Written from the journal of a volunteer
Claudine volunteered with us at Gabriels 2013 her writing told the story:
I looked into the face of death.
Death didn’t scare me for it was there to collect another, although her time wasn’t quite there. Death was waiting, slightly obscured by the shadows but there to be seen should you look hard enough. Death is patient; he is quite certain we all come to him in turn, and he knows she will be with him before the next full moon.
I could see Death in her sunken eyes, and I thought I could see Fear there too. At the sweet age of fifteen, the victim of a brain injury sustained from a beating, she didn’t want to go either.
Or perhaps I imagine the fear in her eyes, and she is long gone. Why do we always wish to minimize the pain of such events?
I leave, wondering how I can cheat Death from his prize. If she could only have a feeding tube, a drip, she would make Death wait another decade or two to claim her.
But to what avail? Her family, already poor and in the slums, could hardly feed themselves prior to the beating she sustained. Now, one of the sisters must stay home with her 24 hours a day. They had to rent a second room to house her crippled body. Her colostomy bag is blocked with no-one to change it, she can’t swallow and as a result is slowly starving to death, and her family are burdened.
But my efficient problem-solving Western brain can’t accept that. Early the next morning, I rise and walk to the hospital. I visit the only hospice in Nakuru, and learn it is for cancer patient palliative care, not for long-term disabled patients. I leave with a half-solution; they will try to send a nurse out.
Having returned to Perth now after three months in Nakuru, Kenya. I sit here in front of my very familiar computer screen, the sun is only just warming me as the temperature is not what I have been so used to in Kenya.
My feet freeze, Ralphy my shadow, my dog, sits as close to them as possible in the hope I will be able to warm him. It is difficult for me to let you know my thoughts and feelings now, but I have a need to share them with you as you have followed this blog along the path that I took with our wonderful volunteers.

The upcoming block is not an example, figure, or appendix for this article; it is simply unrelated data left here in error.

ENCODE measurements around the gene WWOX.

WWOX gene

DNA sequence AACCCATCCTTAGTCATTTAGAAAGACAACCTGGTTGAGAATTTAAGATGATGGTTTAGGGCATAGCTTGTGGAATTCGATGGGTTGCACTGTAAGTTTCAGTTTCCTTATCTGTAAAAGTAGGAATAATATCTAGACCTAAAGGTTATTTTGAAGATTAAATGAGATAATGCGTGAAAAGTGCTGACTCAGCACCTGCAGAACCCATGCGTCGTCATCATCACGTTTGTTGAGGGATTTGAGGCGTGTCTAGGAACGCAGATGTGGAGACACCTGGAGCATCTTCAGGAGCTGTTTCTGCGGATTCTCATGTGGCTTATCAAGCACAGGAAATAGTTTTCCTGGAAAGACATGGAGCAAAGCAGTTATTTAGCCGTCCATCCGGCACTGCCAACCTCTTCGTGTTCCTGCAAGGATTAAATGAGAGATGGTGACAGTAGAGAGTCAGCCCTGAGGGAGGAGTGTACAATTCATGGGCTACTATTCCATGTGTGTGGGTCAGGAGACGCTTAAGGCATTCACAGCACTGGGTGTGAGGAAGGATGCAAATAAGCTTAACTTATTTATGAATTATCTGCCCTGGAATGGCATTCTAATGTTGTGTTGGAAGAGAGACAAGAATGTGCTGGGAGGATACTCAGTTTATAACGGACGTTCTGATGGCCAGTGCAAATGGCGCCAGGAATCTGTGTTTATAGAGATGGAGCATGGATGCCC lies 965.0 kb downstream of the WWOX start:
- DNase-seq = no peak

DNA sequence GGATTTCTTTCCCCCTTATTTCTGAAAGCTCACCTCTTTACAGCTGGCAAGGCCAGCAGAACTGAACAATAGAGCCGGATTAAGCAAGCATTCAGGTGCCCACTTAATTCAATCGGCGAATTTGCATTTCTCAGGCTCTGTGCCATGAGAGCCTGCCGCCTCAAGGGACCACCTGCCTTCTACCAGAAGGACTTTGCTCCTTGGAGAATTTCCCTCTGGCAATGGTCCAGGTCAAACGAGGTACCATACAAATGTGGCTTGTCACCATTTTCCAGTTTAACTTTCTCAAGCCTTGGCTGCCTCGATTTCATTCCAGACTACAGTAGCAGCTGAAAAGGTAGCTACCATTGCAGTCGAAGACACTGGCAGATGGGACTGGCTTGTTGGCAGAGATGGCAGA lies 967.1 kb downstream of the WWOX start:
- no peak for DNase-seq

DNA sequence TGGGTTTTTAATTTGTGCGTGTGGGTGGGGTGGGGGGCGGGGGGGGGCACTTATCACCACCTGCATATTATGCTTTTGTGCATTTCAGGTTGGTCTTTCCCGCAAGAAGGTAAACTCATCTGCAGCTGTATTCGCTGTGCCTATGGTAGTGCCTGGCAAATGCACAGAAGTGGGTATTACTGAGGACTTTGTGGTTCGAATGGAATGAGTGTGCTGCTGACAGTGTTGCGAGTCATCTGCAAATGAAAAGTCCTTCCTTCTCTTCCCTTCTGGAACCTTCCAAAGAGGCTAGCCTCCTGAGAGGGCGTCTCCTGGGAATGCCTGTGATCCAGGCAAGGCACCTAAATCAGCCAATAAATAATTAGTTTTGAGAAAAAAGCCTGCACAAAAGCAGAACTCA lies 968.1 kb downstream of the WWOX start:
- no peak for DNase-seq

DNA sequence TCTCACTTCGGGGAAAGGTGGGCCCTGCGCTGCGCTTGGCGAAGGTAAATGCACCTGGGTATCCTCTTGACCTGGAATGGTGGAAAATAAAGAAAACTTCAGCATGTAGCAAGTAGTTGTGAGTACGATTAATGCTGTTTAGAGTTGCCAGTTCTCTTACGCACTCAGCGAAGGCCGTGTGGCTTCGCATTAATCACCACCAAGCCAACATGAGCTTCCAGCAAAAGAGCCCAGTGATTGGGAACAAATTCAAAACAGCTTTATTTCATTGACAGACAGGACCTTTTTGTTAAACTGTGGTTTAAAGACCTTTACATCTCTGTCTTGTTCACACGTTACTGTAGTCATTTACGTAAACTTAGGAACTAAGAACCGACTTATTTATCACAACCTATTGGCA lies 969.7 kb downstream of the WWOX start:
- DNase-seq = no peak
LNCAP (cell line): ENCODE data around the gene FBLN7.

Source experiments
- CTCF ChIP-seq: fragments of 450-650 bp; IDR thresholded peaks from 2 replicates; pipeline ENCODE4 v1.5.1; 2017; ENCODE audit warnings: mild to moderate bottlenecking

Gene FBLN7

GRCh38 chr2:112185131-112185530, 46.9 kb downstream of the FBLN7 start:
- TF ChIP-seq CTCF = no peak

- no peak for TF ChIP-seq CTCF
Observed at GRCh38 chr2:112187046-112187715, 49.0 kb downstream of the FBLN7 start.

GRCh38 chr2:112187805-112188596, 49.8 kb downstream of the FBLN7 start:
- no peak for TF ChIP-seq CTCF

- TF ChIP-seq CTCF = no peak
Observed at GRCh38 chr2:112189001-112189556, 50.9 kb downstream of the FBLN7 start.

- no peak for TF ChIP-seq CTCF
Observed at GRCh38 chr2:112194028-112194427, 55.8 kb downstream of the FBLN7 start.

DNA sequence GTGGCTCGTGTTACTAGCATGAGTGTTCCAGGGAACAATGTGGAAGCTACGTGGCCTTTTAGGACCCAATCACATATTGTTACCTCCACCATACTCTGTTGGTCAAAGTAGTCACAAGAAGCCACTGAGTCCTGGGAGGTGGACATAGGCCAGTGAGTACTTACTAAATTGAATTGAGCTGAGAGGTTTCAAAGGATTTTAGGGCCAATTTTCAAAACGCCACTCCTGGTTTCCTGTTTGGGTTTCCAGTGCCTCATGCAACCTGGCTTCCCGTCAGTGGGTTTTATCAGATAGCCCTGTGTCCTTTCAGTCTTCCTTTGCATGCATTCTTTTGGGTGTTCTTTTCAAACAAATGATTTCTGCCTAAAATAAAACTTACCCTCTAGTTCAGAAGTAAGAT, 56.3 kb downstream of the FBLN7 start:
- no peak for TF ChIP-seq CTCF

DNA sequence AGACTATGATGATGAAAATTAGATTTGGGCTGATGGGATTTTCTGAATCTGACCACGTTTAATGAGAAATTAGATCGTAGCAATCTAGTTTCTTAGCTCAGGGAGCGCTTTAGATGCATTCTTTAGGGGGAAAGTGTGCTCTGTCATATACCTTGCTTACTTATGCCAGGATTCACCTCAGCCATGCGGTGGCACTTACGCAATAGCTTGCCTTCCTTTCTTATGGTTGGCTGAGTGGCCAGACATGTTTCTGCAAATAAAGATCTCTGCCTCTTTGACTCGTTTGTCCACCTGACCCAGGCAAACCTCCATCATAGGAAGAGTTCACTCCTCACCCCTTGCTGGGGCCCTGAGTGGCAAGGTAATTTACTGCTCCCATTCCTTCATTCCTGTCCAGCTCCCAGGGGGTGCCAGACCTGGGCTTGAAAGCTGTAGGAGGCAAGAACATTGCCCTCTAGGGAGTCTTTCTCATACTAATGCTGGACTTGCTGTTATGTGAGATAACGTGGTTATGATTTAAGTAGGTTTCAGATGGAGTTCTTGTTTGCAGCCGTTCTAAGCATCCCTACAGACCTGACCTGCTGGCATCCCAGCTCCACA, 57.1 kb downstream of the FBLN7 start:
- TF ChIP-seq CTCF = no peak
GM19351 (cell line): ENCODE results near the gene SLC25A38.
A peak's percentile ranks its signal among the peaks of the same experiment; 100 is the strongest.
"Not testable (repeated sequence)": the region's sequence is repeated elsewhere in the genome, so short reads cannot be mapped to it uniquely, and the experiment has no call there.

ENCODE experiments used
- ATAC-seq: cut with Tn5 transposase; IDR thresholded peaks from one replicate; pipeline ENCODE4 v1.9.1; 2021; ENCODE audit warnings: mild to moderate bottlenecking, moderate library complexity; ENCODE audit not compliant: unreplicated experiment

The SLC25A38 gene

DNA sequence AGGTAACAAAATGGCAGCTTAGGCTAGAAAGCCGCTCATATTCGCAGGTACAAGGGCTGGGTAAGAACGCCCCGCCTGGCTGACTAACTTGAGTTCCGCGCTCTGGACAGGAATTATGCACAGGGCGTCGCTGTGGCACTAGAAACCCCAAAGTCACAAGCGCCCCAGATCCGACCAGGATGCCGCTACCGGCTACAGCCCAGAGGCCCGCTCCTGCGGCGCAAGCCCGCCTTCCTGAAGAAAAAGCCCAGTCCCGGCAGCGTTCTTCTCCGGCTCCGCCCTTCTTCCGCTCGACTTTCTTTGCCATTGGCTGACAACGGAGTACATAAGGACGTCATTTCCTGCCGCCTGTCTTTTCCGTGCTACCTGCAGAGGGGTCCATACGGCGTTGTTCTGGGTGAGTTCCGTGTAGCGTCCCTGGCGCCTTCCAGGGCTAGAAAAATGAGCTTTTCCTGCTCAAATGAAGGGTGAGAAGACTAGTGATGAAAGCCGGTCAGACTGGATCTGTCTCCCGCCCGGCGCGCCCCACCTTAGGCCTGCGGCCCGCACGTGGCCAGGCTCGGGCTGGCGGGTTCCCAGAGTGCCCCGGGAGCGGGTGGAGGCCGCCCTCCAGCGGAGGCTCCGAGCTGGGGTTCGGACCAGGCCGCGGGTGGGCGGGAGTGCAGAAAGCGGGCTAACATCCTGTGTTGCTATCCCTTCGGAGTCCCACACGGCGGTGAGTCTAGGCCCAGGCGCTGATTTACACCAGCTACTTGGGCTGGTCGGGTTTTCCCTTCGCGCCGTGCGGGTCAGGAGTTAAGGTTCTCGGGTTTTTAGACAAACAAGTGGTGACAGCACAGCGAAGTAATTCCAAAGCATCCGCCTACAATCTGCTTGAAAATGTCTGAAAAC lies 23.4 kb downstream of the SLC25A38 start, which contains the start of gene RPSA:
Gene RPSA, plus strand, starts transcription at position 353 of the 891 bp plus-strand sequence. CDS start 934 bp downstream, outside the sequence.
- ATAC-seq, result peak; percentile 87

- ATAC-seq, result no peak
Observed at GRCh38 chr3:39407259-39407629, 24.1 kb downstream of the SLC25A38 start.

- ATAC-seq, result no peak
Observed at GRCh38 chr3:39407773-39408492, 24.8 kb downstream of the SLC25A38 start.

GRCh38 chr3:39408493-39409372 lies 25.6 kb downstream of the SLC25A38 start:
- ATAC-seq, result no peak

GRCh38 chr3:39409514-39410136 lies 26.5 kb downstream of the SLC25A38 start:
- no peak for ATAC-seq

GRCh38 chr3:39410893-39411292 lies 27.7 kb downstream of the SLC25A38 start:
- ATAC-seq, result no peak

Back in 07/08 when I returned from my last stay in Nakuru, I was not a nice person to live with; my husband and children can vouch for that. I felt that I had abandoned those I tried to help in Nakuru, whilst teaching. I thought that I was ‘going to save the world’.
f I turn my head left, as I type this note upon my very dusty, hardy and work when it wants to work laptop computer, and look out through the barred louver window I see in the distance one of the main streets of Kaptembwa. There are the local people going about their daily business, some trading in vegetables, some in kitchen supplies; buckets mops etc, some selling charcoal.
The beat of African music can just be heard and gently the leaves on the banana palm near the window moves slowly a gentle breeze almost cooling me. It’s actually hard to believe that I am sitting here, in a room with two ‘Kenyan made’ desks from plywood and chipboard a little rough around the edges but they do the job just as well as the tables from the departmental store. The office chairs are perhaps the only ‘fine’ looking pieces of furniture in our little office here at the Gabriel Learning Centre. There are boxes of supplies still to unpack, chalk, rulers, pencils to be used by the nursery school children and the students that work committed in the next room with their pedal sewing machines.
Already I have seen progress by these dressmaking students, from paper patterns now to small skirts being made, practice items but nevertheless I am amazed how quickly they are learning a skill that will keep them in good steed for the years to come. It used to be hard to imagine even having my own project, where would I start, how could it be done, what will I do? A thousand one questions that would circle my sleepless brain. Now that the Project is up and running and I see the students and babies come in daily I can only wonder why I worried so much. It’s true if you put your mind, commitment and hopes into your dreams then it is possible that it will come to pass.